- The report found evidence of stigma and discrimination in gambling-related research
- The study recommends the use of person-first terminologies to reduce the risk of stigma
- GambleAware says research will help them offer better services
Researchers conducting studies on the impact of problem gambling in the UK must avoid using “labels” to reduce the risk of stigma surrounding individuals with gambling issues.
This is one of the recommendations in GambleAware’s “Stigma Scoping Study” which found that people suffering from gambling addiction were stigmatized and discriminated against in multiple studies and research across the globe.
Scoping studies are undertaken to comprehensively synthesize and analyze evidence across a range of reports, literature, and study designs.
Use of Labels Must be Avoided
The scoping study, led by stigmatization experts Dr. Anne Stangl, Mariana Siapka and Triantafyllos Pliakas, looked into 54 studies and nine review papers across 19 jurisdictions. The main objective of the study is to provide key recommendations to help minimize the stigma and discrimination encountered by people engaged in gambling.
The report placed a huge emphasis on the need to treat gambling disorder as a form of mental disorder, not a label or identity. In doing this, researchers must avoid referring to people suffering from gambling harm as “problem gamblers” or “gambling addicts“. Instead, they are advised to utilize person-first language, such as “person with a gambling disorder“.
The use of negative terminologies like “addict” to describe people struggling with gambling harm only puts them at risk of stigma and discrimination as they become more prone to being judged because of their condition. It isn’t only gambling research where evidence of stigma is found, as it is also present in other key study areas, such as drugs, alcohol abuse, and mental health.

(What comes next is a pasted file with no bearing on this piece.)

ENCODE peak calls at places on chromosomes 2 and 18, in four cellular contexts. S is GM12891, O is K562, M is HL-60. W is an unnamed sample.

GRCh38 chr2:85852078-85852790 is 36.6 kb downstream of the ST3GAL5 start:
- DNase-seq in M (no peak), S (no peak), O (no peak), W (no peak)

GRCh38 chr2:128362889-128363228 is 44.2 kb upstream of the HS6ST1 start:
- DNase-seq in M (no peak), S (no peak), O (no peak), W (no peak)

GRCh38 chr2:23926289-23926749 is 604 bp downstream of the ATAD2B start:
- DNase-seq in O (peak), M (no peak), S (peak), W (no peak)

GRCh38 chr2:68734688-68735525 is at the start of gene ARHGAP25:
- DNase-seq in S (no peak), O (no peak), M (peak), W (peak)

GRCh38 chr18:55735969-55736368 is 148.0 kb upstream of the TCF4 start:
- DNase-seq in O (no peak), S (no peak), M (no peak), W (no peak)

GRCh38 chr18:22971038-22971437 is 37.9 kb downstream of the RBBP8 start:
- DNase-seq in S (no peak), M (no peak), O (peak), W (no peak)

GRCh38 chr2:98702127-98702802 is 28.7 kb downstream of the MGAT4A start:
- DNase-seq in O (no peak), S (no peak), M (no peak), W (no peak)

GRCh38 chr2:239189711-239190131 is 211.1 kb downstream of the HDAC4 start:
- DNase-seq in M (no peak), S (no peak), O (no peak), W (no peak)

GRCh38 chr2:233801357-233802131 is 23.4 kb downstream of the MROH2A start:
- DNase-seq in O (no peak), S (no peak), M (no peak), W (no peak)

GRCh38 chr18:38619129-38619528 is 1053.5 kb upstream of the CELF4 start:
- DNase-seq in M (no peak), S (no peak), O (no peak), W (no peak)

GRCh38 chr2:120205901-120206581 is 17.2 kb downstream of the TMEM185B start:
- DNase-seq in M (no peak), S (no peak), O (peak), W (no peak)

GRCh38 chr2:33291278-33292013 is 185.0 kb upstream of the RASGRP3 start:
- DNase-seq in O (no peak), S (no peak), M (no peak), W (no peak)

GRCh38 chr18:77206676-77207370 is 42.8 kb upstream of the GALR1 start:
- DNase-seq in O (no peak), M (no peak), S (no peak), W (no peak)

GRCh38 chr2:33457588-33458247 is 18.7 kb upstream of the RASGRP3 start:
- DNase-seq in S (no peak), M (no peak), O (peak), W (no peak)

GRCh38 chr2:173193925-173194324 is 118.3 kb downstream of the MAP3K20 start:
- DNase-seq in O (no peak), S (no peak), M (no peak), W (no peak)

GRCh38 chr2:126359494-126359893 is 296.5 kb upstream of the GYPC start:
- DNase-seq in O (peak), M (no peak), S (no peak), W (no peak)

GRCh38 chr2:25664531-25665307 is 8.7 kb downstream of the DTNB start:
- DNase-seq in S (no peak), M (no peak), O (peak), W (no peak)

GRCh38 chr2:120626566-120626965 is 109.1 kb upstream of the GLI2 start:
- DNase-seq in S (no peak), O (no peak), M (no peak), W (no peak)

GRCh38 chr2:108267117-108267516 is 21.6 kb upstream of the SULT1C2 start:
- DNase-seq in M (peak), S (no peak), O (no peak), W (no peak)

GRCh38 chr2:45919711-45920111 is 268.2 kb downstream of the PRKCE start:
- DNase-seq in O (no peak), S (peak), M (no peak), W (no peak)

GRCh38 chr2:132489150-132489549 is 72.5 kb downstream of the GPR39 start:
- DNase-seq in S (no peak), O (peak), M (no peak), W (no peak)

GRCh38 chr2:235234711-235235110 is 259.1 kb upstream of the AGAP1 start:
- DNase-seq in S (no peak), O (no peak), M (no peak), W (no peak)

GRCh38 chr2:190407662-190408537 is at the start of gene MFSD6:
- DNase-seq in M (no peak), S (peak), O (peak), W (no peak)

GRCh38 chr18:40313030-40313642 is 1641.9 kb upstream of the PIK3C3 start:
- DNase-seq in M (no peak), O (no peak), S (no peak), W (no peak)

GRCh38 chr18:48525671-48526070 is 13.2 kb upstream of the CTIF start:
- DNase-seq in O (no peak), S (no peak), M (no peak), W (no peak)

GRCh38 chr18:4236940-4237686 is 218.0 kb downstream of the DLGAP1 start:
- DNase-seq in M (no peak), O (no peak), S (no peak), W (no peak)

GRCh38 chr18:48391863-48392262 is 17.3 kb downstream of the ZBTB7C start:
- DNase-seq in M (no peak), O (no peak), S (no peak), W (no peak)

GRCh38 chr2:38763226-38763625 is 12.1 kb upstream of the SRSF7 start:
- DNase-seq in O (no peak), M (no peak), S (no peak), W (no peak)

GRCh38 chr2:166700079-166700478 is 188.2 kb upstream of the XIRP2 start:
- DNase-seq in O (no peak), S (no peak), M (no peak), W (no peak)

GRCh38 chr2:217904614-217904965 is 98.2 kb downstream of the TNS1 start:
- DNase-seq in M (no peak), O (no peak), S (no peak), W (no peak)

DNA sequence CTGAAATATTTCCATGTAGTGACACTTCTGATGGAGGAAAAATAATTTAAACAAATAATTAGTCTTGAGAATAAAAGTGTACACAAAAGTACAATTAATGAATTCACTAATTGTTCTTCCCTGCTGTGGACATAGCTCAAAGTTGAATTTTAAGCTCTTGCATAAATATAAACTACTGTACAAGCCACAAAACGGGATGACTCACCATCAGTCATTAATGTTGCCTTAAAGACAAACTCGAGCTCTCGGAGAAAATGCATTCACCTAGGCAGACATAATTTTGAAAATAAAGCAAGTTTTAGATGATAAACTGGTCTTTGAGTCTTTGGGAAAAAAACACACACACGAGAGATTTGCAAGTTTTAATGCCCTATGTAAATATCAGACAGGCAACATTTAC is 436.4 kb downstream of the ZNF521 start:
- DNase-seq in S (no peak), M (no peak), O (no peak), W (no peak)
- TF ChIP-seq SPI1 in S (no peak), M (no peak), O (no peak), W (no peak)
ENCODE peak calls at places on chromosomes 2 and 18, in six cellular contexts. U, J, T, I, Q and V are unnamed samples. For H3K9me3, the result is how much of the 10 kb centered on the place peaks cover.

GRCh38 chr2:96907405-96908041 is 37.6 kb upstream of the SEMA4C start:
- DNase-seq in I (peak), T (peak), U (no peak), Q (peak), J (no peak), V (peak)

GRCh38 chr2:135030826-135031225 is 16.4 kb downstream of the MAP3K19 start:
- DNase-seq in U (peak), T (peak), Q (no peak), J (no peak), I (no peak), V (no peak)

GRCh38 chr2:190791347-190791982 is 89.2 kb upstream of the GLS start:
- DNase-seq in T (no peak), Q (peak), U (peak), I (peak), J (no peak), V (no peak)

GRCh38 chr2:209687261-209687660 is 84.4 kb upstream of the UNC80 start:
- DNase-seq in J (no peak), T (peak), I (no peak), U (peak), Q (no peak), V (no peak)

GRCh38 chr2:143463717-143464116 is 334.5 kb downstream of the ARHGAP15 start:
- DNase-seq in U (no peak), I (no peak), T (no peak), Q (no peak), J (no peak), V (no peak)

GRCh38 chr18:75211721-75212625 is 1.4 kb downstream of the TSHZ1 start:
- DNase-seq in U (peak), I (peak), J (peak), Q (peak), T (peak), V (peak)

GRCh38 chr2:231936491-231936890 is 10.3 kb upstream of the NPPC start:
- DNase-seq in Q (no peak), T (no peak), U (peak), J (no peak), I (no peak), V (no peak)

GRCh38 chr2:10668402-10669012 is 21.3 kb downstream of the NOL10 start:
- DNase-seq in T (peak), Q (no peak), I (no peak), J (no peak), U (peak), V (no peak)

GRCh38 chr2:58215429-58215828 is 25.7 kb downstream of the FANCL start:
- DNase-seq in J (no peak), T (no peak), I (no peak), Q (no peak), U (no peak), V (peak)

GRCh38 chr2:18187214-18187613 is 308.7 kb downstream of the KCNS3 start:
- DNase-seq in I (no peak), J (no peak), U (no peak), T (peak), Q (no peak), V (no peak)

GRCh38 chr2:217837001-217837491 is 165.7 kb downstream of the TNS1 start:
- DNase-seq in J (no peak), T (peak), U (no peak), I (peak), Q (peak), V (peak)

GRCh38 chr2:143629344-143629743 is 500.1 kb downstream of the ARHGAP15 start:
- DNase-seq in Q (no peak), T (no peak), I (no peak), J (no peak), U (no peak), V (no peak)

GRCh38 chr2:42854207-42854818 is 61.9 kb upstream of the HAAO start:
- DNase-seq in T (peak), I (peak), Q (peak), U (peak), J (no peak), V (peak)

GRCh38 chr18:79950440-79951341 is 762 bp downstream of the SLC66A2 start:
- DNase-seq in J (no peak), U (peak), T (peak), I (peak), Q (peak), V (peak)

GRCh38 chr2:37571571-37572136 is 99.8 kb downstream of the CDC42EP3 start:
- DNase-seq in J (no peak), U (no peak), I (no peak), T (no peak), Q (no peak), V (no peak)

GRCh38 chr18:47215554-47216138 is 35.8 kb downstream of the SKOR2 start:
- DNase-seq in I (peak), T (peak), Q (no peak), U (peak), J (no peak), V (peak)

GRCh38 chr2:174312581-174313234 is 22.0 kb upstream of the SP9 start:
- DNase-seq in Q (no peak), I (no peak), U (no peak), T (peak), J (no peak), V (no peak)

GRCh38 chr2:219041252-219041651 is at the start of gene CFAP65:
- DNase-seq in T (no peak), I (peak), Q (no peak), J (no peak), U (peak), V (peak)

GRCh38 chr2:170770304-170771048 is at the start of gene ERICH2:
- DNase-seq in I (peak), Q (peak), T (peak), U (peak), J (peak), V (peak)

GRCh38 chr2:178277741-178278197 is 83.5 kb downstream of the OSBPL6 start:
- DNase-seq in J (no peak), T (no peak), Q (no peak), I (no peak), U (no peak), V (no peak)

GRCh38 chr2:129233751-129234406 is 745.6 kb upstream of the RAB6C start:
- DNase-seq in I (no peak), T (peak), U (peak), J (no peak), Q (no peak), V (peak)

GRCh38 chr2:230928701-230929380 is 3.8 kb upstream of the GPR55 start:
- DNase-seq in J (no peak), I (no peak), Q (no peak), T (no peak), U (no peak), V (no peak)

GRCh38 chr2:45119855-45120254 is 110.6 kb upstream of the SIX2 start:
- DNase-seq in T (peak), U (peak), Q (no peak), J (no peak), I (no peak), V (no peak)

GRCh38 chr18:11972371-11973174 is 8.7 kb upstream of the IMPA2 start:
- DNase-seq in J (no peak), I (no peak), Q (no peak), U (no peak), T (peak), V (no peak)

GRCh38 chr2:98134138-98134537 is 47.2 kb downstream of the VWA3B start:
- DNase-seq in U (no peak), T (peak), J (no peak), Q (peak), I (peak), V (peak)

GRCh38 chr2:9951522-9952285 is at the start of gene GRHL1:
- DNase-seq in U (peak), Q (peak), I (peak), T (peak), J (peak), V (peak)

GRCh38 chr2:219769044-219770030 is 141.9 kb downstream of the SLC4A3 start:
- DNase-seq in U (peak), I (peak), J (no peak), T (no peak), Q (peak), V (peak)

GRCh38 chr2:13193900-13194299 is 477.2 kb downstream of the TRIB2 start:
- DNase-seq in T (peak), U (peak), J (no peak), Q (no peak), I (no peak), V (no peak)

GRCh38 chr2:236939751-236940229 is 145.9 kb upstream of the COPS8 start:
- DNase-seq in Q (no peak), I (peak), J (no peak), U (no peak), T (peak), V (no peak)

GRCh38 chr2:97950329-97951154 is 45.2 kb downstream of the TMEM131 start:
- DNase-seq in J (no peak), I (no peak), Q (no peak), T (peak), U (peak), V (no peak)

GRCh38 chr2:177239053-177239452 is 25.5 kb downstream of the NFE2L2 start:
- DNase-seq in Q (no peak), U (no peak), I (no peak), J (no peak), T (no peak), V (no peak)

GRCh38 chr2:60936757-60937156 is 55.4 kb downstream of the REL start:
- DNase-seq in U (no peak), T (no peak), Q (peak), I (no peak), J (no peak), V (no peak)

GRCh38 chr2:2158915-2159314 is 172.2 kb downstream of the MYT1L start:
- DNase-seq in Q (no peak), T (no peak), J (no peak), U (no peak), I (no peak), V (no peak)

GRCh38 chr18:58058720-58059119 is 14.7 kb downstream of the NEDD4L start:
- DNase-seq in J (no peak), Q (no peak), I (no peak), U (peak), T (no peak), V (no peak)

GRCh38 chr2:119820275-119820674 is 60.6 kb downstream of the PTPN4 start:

GambleAware further recommends that people with first-hand experience of gambling harms must have more involvement in the research design process to avoid stigma, which is considered one of the major barriers for people trying to get the help and support they need.
GambleAware CEO Zoe Osmond said that moving forward, they will focus on addressing this issue and removing all other hurdles that prevent affected individuals from receiving proper treatment and service.
GambleAware Welcomes Report Findings
Welcoming the findings of the scoping study, Osmond said the recommendations will help strengthen their work and also serve as their guide for running public health campaigns in the future.
GambleAware handles gambling-related research, education and, treatment (RET) grants across the UK. It is the leading charity that commissions work and produces public health campaigns to protect people from gambling harm.